CHARLOTTESVILLE, Va. (AP) - After nine years and despite a recession, the University of Virginia has exceeded its $3 billion fundraising goal.
President Teresa A. Sullivan announced during graduation exercises Sunday that the university had met the goal, calling it "the most ambitious capital campaign in the history of public higher education."
The campaign started quietly in 2004, two years before it was announced publicly. By that time, the school already had raised more than $1 billion. But a recession that began soon after put a dent in donations and the university missed the deadline it had set of meeting the goal by the end of 2011.
Sullivan praised U.Va. Senior Vice President for Development and Public Affairs Bob Sweeney and his staff for reaching the goal despite "considerable economic adversity."
"All of us who care about this university and its future are incredibly grateful to everyone who made the success of the campaign possible," Sullivan said.
The university received donations from more than 220,000 individuals and corporations, according to a news release. The gifts included both small and large contributions. Some donors transferred ownership of art, real estate and rare and historic maps to U.Va.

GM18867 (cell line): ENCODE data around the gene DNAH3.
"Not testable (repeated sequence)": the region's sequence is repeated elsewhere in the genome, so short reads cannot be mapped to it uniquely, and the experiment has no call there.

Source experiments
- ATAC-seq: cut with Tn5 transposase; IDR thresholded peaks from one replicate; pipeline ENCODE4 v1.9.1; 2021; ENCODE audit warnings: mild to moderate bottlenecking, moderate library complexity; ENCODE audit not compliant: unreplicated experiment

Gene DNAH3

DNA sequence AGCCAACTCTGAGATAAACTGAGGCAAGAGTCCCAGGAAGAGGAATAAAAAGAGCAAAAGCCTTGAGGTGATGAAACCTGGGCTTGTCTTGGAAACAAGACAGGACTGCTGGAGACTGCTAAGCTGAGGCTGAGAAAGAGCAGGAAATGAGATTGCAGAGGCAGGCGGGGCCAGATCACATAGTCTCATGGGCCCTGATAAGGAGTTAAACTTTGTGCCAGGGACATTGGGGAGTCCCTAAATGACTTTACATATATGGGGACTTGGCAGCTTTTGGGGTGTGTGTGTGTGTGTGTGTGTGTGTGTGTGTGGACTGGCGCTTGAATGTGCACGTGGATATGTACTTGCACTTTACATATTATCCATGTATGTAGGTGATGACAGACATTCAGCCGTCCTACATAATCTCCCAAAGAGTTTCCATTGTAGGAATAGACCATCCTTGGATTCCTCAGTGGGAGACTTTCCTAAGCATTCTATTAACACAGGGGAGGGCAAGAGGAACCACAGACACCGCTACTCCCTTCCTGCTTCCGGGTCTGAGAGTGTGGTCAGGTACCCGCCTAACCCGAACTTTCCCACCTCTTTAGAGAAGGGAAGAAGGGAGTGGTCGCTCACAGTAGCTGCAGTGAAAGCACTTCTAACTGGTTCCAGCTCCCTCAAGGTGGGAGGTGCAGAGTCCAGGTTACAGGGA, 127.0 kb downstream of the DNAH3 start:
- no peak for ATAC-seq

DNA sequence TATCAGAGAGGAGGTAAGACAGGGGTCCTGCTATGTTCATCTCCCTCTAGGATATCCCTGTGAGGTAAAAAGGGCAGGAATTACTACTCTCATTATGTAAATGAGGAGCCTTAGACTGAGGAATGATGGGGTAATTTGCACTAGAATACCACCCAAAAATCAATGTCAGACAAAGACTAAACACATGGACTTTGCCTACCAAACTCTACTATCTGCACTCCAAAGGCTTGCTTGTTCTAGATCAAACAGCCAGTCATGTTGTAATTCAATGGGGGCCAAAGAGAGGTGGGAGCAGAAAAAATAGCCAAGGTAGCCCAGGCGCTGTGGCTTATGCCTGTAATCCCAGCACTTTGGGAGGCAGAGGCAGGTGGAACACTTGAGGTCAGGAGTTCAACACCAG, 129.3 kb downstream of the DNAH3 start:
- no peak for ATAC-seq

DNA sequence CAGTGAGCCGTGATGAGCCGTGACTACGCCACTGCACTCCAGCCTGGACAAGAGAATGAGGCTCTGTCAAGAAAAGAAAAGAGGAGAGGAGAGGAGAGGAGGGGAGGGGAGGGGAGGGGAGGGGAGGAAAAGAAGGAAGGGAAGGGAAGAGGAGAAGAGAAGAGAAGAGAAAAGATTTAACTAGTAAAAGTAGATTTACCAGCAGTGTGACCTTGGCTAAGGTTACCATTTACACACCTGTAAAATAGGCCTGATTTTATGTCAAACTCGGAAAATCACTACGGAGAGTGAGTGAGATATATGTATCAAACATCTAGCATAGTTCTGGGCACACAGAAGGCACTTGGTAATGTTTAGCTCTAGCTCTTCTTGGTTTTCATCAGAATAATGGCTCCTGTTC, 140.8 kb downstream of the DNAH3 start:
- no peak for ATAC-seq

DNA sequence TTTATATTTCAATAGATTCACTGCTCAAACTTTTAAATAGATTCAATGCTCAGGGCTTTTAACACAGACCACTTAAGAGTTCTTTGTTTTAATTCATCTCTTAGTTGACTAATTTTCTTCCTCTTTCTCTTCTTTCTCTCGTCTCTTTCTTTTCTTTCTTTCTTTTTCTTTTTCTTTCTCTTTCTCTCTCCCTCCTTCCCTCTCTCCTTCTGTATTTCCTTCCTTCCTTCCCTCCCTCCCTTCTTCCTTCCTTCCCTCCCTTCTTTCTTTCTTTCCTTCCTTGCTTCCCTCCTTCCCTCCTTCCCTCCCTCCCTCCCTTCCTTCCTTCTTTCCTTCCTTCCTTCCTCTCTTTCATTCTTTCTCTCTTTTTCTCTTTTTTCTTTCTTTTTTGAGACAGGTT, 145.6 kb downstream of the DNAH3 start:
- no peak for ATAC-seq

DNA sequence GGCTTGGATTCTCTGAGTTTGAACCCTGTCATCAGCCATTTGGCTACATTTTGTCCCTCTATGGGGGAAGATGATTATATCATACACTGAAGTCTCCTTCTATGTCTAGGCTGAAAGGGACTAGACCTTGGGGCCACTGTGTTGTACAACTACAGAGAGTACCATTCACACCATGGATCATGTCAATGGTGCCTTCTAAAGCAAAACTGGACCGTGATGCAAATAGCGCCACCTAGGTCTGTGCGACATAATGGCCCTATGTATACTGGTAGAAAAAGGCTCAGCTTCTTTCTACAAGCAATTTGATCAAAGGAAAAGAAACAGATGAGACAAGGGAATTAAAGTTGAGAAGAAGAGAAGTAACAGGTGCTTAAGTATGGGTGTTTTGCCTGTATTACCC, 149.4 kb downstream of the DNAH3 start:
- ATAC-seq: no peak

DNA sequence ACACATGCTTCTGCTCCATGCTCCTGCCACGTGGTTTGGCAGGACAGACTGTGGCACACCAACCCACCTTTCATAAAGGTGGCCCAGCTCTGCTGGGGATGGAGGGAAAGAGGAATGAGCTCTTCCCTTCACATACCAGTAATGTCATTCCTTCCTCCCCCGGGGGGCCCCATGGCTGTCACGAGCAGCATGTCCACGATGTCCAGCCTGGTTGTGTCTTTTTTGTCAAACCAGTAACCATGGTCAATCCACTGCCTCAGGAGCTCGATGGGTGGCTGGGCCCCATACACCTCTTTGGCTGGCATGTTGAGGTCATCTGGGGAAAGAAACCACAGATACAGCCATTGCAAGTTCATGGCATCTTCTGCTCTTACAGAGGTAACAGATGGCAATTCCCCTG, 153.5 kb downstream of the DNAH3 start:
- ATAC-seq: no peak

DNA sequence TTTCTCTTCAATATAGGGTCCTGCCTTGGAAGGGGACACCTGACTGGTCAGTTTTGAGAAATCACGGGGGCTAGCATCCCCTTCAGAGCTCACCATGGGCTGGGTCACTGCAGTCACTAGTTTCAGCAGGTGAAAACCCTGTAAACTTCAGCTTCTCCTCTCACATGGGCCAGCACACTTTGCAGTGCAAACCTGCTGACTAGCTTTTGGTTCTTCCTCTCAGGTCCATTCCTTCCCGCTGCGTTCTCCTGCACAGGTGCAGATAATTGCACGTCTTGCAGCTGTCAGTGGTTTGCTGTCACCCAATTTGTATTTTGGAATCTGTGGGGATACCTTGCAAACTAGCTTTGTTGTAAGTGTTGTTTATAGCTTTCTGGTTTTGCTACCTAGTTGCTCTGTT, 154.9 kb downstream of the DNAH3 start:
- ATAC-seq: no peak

Gifts to the campaign haven funded more than 1,000 endowments, construction of new buildings for science, engineering and medical research and the first phase of the Rotunda renovation.
Yale University began a similar capital campaign in 2004, raising $1.1 billion before it went public in 2006. The private, Ivy League school closed the campaign in 2011 with $3.2 billion raised, a record for it.
Efforts at other public institutions also have been successful, according to The Daily Progress of Charlottesville.
The University of Southern California, the state's oldest private research university, launched in fall 2011 a $6 billion initiative that it called "the most ambitious fundraising campaign in the history of higher education."
Stanford University closed a campaign two months later that raised $6.2 billion.
Another public school, the University of Michigan, closed an eight-year campaign, "Michigan Difference," at $3.2 billion in 2008 after reaching its original $2.5 billion goal more than a year early.